Planet Jove - Simulation.
Point-Two had decided to make a big change very fast.
He wanted to overload the system and he wanted to not overload himself. The simulation wouldn’t be able to handle it and break down. He would push as hard as he could and bail as quickly as he was able.
Shove and run. It was the sort of plan you didn’t need to draw up blueprints for.
There was a lot of sand within easy reach. Very simple, in terms of structure. All he had to do was change it to something equally simple.
Yellow sand into white salt. It was even easier than he had imagined.
The beach changed colour in a flash.
It wasn’t real sand but it was the same as real sand. And it was integral to the simulation that it remained sand. This was the theory Point-Two was going with and, judging by the way the blue sky had begun to fracture like broken glass, his theory was good.
Unfortunately, even if it was a simulation, the effect of using his organics was still stressful on Point-Two. He could feel the cracks in his mind forming. Not metaphorical breaks in his psyche, literal cracks cutting into his grey matter.
It was sharp and painful, and he had to fight to keep his concentration. He had never tried to transform something on this scale. It was a huge stress test for his new ability. If he could survive this, he’d have an excellent idea of where his boundaries lay.
If he wasn’t able to survive, there’d be splattered all over the beautiful coast of Jove. Not good for the tourist industry.
The few times he had used his ability so far, Fig had been there to help mitigate the side effects. He wasn’t entirely sure what the side effects were because Fig usually pulled him out before he fell into the infinite abyss of horrible possibilities.
Death, of course, was the most likely outcome, but between activation and dying there were a whole range of terrible things that might happen to him. Or happen because of him. It was an undiscovered country of possibilities that Fig had helped him avoid visiting.
Only, Fig was a little busy at the moment, and Point-Two was going all out with no one to catch him when he fell.
His hope was that he would be able to back out as soon as he overloaded the simulation, but that was proving to be a little more difficult than he had expected.
The sky was fractured, but it wasn’t shattering the way it was supposed to. In fact, it seemed to be fixing itself. The fissures and cracks faded almost as soon as they appeared.
Someone or something was healing the world as fast as Point-Two was weakening it. And no one was doing the same for the cracks that were filling his head with increasing pain.
There was more sand, so Point-Two was able to keep putting on more pressure, but eventually either he would run out of beach or he would run out of will power and the back of his head would explode.
Maybe he would be fine. He might wake up on a real beach, preferably alone. It would be nice to lie back and catch a few rays.
He would find out soon enough. There was no way to stop now. He had chosen this course of action, so he had no choice but to see it through.
Now, thought Point-Two, would be the perfect time for someone to step in and lend a hand.
Fig was surrounded by three robots. He had his own issues to deal with.
Ubik appeared to be standing with the robots, one on either side of him. The robots didn’t seem to consider him a threat and focused on Fig, which suited Ubik just fine. He was busy being a bystander.
Then he backed out of the circle as three more robots rushed to join in.
They were the three Fig had already dealt with, dismantled and decapitated. Now they were back with all limbs intact, not even a seam showing where their parts had been reattached.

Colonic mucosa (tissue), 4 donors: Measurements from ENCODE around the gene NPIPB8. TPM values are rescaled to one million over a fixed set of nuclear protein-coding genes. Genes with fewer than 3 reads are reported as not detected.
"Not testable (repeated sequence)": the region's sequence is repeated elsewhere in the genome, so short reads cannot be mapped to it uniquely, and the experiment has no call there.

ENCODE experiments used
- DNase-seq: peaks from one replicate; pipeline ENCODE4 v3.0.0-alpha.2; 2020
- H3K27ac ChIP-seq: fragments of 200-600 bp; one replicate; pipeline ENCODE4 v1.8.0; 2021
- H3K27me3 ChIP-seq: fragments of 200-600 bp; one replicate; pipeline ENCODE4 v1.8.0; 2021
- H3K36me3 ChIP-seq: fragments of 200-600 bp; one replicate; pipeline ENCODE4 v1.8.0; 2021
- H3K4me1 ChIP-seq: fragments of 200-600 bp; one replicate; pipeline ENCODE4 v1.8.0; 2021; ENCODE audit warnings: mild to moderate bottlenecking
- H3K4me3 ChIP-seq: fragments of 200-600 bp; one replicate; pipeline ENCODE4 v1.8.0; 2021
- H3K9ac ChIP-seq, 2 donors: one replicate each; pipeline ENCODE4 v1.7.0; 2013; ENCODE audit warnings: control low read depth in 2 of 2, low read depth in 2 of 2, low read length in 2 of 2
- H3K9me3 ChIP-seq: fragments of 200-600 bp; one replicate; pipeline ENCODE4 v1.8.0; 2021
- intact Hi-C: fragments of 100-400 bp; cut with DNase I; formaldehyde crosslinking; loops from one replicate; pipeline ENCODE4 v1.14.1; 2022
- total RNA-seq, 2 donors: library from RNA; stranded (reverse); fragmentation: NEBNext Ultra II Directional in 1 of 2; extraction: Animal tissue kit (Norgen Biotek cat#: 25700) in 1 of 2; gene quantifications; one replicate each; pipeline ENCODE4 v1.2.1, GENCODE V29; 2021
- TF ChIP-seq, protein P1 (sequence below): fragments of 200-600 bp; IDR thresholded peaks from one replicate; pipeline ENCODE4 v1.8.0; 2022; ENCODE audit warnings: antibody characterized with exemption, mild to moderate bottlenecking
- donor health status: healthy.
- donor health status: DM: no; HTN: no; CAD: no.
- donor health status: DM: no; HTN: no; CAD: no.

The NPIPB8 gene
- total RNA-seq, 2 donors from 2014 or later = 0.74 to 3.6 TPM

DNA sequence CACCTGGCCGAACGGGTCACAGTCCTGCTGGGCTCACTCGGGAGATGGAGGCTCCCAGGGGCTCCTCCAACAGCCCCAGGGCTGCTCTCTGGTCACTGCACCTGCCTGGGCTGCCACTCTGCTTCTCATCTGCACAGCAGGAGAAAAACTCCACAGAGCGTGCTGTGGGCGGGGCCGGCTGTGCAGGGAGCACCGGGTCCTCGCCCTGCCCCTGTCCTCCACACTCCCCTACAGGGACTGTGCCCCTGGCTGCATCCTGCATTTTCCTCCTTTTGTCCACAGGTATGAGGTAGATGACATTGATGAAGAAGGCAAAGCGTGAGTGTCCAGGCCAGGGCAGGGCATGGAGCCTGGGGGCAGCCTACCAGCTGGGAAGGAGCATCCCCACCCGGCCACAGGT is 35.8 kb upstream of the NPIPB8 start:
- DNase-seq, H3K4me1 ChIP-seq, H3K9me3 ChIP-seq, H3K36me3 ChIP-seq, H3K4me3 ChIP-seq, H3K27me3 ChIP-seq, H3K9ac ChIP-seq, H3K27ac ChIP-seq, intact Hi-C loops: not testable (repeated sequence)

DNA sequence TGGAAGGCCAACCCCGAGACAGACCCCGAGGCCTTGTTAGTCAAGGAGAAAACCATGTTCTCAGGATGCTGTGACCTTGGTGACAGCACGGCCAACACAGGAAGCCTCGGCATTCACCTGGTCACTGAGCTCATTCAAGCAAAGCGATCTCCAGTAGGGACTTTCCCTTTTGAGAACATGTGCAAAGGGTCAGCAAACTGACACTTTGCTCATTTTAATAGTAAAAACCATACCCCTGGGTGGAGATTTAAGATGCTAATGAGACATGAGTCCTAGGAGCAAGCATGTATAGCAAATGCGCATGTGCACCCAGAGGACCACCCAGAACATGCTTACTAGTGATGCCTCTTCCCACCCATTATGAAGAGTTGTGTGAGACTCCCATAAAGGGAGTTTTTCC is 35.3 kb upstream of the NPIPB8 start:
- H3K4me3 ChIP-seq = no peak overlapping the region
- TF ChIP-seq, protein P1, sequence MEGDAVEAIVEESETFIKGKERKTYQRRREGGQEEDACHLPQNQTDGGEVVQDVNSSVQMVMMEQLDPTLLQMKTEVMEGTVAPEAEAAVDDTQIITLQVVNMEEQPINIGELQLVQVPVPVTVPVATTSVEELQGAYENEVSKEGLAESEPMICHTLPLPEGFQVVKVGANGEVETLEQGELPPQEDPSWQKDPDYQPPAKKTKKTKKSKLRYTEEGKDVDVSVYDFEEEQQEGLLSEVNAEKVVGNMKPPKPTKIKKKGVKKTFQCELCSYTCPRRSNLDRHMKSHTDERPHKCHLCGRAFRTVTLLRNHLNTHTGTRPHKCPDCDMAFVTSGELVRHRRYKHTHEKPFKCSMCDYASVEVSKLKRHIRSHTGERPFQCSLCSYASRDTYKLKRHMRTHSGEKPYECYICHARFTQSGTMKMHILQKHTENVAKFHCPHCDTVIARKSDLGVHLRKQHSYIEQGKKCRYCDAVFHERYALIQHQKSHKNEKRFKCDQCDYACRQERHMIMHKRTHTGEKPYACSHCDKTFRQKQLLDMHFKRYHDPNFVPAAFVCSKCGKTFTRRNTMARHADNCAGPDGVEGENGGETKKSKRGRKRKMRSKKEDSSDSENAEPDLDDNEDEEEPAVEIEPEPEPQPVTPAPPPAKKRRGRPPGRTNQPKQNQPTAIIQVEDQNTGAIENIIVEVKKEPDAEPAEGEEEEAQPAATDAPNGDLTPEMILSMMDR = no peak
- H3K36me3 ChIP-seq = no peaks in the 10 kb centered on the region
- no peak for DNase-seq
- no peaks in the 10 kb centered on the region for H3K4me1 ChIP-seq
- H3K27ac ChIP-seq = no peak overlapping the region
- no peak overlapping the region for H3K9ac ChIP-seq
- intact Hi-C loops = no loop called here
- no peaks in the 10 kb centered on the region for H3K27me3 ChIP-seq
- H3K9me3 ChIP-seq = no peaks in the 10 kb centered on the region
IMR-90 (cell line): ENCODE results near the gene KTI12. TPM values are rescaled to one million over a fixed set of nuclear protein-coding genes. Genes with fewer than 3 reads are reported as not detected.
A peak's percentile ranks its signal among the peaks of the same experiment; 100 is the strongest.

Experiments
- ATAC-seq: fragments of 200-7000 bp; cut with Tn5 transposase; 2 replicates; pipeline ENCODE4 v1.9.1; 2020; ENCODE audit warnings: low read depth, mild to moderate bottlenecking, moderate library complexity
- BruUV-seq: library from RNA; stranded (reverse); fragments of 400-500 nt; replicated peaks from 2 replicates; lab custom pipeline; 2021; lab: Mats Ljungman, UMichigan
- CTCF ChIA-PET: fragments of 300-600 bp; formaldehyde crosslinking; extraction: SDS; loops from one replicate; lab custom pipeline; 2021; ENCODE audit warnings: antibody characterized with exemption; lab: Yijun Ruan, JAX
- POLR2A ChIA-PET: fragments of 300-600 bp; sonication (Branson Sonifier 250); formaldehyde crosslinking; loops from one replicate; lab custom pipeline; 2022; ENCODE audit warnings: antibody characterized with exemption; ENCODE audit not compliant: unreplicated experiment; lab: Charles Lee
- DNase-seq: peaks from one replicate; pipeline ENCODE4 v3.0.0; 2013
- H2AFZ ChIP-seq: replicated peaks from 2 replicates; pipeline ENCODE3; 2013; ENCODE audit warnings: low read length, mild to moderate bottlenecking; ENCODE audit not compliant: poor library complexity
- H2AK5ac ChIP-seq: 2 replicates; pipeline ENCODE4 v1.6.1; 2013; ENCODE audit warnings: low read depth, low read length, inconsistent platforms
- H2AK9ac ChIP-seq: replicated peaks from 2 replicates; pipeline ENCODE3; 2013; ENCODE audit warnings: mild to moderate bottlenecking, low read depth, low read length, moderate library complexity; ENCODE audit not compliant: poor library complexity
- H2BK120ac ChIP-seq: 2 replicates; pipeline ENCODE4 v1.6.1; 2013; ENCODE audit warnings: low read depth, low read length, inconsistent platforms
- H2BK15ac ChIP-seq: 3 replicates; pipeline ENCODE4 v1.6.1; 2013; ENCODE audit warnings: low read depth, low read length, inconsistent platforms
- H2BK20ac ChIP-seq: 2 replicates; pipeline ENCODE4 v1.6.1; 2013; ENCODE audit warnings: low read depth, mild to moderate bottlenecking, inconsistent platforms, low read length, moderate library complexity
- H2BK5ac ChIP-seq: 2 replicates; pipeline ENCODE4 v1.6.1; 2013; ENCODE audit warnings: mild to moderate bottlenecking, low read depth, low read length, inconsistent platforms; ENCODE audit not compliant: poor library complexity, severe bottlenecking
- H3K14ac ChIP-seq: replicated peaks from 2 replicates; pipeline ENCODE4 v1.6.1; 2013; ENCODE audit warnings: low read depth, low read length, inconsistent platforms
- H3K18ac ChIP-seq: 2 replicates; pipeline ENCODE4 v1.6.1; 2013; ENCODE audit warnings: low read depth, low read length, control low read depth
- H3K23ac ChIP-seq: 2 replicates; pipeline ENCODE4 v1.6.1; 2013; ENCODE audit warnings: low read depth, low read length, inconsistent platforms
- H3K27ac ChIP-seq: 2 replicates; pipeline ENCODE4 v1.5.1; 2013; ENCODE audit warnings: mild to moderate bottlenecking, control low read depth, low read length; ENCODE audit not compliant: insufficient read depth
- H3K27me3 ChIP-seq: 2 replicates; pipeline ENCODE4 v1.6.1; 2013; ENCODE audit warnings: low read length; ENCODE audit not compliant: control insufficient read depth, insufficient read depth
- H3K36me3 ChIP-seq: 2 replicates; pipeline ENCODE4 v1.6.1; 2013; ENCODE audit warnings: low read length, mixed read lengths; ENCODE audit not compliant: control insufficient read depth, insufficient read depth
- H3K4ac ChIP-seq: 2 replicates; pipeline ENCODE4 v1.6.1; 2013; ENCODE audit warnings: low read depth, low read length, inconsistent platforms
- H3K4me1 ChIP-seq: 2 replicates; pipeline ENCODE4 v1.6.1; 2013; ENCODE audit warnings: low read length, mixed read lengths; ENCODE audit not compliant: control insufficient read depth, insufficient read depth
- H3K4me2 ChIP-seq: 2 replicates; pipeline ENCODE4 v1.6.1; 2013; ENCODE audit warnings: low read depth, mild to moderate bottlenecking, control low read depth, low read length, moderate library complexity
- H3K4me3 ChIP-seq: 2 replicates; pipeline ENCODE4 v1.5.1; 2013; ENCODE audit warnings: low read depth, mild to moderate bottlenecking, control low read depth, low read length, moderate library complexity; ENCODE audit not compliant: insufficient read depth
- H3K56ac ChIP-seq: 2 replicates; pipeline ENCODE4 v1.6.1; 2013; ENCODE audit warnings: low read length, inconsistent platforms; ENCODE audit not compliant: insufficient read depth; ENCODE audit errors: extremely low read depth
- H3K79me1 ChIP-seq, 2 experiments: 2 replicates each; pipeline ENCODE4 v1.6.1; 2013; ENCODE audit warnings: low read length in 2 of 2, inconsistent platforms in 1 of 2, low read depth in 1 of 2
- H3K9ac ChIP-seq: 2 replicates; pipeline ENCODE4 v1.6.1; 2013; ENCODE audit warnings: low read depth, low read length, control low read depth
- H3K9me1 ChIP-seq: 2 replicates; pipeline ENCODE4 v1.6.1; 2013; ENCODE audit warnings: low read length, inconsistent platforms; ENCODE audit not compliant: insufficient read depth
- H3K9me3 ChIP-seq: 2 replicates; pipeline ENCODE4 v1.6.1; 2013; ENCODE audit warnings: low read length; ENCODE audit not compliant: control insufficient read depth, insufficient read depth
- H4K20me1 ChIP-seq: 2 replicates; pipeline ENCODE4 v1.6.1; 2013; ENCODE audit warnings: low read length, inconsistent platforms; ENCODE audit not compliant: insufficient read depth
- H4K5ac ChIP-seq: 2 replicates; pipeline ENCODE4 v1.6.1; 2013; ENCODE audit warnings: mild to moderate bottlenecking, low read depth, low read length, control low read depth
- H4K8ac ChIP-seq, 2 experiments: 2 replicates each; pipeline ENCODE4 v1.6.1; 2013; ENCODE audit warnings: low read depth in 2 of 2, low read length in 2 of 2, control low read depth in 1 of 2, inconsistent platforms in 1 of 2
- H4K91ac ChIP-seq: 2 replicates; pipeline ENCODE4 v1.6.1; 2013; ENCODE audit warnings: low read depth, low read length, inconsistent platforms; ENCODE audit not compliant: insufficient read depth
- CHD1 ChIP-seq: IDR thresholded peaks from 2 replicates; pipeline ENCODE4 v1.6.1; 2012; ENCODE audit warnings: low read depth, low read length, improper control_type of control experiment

This was the problem with being in a world controlled by someone else. They had the ability to change their creation with a thought.
A normal sim-U, a green blade of grass remained green, because that was what it was. You’d have to change it manually if you wanted it a different colour the way you would in real life — genetically manipulate it or get a paint and brush.
But this simulation had different rules. Broken robots could be magically reassembled. And silicon turned to sodium could be turned back into silicon.
Point-Two felt the texture between his fingers change. The beach was turning back into sand.
The sky was also back to its original form. All the cracks had disappeared. The battle was not lost, but the troops were in retreat.
Fig was not giving up even though it was six against one, but he was mostly defending, probably hoping Point-Two would be able to push through his limits and snap the simulation in two.
Which was fair enough but Point-Two had already passed his limits and it was proving far from adequate.
The robots were coordinating their attacks now, probing for weaknesses while protecting each other.
“Any chance of a little help?” Fig called out to Ubik, who was standing back and watching with his hand supporting his chin.
“Probably best I don’t get involved,” said Ubik, moving around the melee to keep out of range of the flying fists and kicks. “Like you said, I’ve probably been compromised in some way. Truth is, I can’t even recall how I got these six to follow my instructions, which probably means it wasn’t me who they were listening to.”
He made a good point, although Point-Two wasn’t sure now was the right time for Ubik to start thinking rationally. Prudence was hardly his strong suit.
“So this, er, entity that sent you here,” continued Ubik while Fig fended off more attacks, “some sort of Antecessor was it? Similar to Miff?”
“It was the original M1F,” said Fig, ducking and dodging. “The one on Quazi was reconstituted from their remains. They ahh” —Fig caught an elegant leg under his armpit and swung the owner into her sister, but both combined to spin with the momentum and landed gracefully to continue their attack— “ told us they weren’t interested in the fate of our universe since they no longer existed.”
“Because they’re a simulation,” said Ubik.
“Yes,” said Fig, leaning back to avoid a vicious strike from one robot while jumping backwards to avoid a kick from another.
“So they knew they were in a simulation but they were fine with it. Hmm.”
Point-Two could feel he was weakening against the force pitted against him. The sand had almost entirely reverted to its original state while only a small circle of white salt remained around his buried fists.